Friendships have often been an issue for me. As I mentioned, I am very social and always have been. As a child and teen I longed for friends but had very few. As a young adult I would do pretty much anything to be socially accepted. For example I was an extremely heavy drinker for the four years I lived in public housing, not because I was an addict in the usual sense but because I wanted social acceptance form my neighbours – most of whom where alcoholics. Social acceptance was something I would go to almost any lengths to archive.

I used to find that I experienced friends in two categories – people who I felt intimidated by and people who I found annoying. It was a sort of power dynamic and almost every friend I had fitted one or other of those groups. I didn’t really like my friends very much and had little in common with them but I needed to be socially accepted. I found that I started having genuine, reciprocal friendships as soon as I started to respect and like myself. When I was filled with guilt, low self-esteem and self loathing the people that gravitated towards me were usually people who wanted to take advantage of me. I was vulnerable and lacked assertiveness or the ability to set and maintain reasonable boundaries.

These days my friends are just lovely. I don’t have a big group of close friends but those I do are amazing. And I have some very unlikely friends, people that on paper you would think simply wouldn’t work but in reality are strong an enduring friendships. These days most of my friends are neurodivergent and many are Queer – although not all. I look forward to my social time and have no great need to seek social acceptance like I used to. I am enough just by myself.

One thing about friendships which makes me sad is when I lose friends. I recently had to excise someone from my life who I thought was a friend but who wasn’t. This has happened a few times, especially since I came out as non-binary in 2018. There are sadly a lot of transphobic bigots in the world. I also had a friend for many years who I always felt uncomfortable with and eventually realised was toxic so I excised them from my life as well. And some people have excised me from their lives. This is all very sad and leaves me wondering what I did wrong. I think that sort of thing hits autistic people very hard. We may struggle to find and keep friends and we may have low self-esteem. So when we lose a friend it leaves us filled with questions and can trigger self-loathing.

I will say that I would prefer to have no friends at all than have toxic friends. I wish I was more assertive when I was younger and that I had some self-esteem and a sense that I had value as a person. It would have made my life so much easier. If I moved into somewhere where everyone was an alcoholic again I am pretty sure I wouldn’t feel the need to endanger my health in order to fit in, I would be the cranky autistic trans person who didn’t join in the fun and you know what? I would like that. I do not need to be accepted by everyone in every situation I am in. If people don’t like me – well that is their right and I don’t need universal popularity. Gee I wish I had known that 35 years ago!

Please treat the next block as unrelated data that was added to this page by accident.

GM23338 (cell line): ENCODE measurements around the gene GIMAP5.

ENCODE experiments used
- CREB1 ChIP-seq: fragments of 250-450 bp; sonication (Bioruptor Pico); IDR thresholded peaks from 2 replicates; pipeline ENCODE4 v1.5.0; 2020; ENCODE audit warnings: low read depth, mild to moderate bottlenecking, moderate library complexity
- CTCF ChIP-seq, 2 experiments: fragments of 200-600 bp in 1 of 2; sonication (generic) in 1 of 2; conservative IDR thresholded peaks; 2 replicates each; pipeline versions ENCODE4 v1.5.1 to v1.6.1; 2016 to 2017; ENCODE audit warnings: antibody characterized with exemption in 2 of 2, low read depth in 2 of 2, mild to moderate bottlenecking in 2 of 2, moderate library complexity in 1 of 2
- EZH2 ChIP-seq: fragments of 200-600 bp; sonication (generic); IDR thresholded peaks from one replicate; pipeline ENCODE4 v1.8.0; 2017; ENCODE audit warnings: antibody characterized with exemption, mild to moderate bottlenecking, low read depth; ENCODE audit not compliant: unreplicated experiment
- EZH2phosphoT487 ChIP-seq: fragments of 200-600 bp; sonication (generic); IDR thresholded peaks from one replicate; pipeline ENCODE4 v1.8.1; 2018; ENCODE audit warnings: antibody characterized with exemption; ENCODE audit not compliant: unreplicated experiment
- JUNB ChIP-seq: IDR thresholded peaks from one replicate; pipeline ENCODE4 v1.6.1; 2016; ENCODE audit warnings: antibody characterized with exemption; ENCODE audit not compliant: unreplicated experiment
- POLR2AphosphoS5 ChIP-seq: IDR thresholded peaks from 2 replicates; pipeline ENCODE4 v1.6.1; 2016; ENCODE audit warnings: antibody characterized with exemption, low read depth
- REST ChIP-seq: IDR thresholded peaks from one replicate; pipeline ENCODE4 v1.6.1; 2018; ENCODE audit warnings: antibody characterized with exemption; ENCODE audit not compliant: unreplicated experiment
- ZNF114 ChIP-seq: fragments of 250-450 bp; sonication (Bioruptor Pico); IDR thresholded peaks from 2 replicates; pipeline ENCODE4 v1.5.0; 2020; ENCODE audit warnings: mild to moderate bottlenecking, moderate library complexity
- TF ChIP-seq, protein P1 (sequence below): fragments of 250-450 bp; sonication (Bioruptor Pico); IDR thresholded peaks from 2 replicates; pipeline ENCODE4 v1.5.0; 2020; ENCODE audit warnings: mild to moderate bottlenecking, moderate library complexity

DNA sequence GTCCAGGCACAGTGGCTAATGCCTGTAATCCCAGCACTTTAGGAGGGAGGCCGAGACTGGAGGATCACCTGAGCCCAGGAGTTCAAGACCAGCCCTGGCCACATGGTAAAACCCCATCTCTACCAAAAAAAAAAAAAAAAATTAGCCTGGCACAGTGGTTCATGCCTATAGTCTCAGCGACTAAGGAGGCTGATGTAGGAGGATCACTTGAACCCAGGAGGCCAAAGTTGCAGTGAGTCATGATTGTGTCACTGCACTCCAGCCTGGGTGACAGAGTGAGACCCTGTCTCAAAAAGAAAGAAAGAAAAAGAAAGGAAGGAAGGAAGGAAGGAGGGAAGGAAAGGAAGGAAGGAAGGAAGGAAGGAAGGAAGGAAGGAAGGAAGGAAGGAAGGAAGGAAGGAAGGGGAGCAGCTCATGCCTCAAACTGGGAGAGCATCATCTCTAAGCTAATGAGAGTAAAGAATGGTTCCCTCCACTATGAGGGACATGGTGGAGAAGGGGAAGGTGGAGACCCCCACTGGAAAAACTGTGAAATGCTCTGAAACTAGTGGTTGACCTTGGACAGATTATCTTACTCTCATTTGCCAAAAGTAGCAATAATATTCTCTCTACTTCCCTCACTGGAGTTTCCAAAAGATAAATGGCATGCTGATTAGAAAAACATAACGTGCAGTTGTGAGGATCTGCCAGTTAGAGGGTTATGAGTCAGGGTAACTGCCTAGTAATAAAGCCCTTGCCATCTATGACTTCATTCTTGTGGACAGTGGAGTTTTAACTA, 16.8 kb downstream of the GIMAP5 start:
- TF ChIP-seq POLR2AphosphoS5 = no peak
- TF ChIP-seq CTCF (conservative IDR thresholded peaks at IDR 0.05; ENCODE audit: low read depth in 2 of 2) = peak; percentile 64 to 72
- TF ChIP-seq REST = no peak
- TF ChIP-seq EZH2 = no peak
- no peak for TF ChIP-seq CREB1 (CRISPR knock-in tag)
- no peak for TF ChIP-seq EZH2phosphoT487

Autistic burnout

Autistic people tend to be prone to burnout. I know I am! Burnout happens when you take on too many things or when life is overwhelming for a prolonged period. It can creep up on you. I am a shocker for burnout simply because of the size and complexity of my various workloads. In the course of a month I will:

  • Go to work in a responsible job for 4 1/2 days per week
  • Write  at least four blog posts
  • Create a Yeme or two
  • Give more than one talk or prepare talks or practice talks – or all three!
  • Respond to queries from people all over the world
  • Write an article for someone
  • Maybe do some media
  • Attend a committee meeting or two
  • Review or endorse a book 
  • …and maybe a few more things! It can be quite a lot to manage.

I have experienced burnout although probably less often that you might imagine with my workload! The reason I avoid burnout is that I love almost everything I do which means it is not a chore or a burden but a passion. On the occasions I have become burned out it has always related to people rather than work tasks. On one occasion I had a person who was very angry at the world using me to vent with. This person would message me dozens of times a day. Every time I heard a message alert then my anxiety would go sky high. It was awful and it took me months to ask this person to leave me alone. I am more assertive now so I would say something sooner if the same thing happened now but at the time I just felt trapped and stressed.

My problem with burnout is that I don’t see it coming. Because I love all my work I am reluctant to decline anything. I also have a chronic case of fear of missing out which doesn’t help! I have an analogy about burnout that I came up with recently. If you imagine you have a car with tyres that are getting a bit worn. You keep thinking about it but put off doing anything because you don’t think it is really a problem. This goes on for a while until you tyre blows out and you are left by the side of the road with a car that will need some attention before it works again. That definitely describes my experience. I put off doing anything, I say yes to everything and then remind myself that I might get burned out but then dismiss it again by which time I am burned out!